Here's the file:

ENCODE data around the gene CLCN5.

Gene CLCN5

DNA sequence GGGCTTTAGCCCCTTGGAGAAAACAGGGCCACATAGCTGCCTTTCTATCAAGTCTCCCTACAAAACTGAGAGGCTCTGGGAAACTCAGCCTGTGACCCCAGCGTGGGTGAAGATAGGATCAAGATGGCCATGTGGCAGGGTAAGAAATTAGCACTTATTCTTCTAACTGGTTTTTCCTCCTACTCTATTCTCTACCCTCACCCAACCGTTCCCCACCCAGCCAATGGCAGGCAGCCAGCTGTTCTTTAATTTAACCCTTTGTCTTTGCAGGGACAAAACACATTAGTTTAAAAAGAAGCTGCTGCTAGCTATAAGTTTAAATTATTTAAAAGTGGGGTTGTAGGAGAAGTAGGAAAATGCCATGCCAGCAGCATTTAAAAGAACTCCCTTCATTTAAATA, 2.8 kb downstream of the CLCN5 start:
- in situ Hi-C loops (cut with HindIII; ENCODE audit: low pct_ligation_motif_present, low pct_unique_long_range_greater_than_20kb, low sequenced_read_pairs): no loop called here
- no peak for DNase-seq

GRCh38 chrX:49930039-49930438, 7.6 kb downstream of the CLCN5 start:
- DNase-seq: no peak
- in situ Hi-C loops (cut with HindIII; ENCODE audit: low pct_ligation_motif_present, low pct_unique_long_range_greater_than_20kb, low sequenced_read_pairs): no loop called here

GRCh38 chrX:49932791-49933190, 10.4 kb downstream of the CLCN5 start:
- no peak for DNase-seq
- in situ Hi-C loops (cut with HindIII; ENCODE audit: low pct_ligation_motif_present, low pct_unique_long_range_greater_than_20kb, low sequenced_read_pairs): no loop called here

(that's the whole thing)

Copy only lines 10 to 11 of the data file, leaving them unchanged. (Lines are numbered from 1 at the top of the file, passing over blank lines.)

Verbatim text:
- no peak for DNase-seq
- in situ Hi-C loops (cut with HindIII; ENCODE audit: low pct_ligation_motif_present, low pct_unique_long_range_greater_than_20kb, low sequenced_read_pairs): no loop called here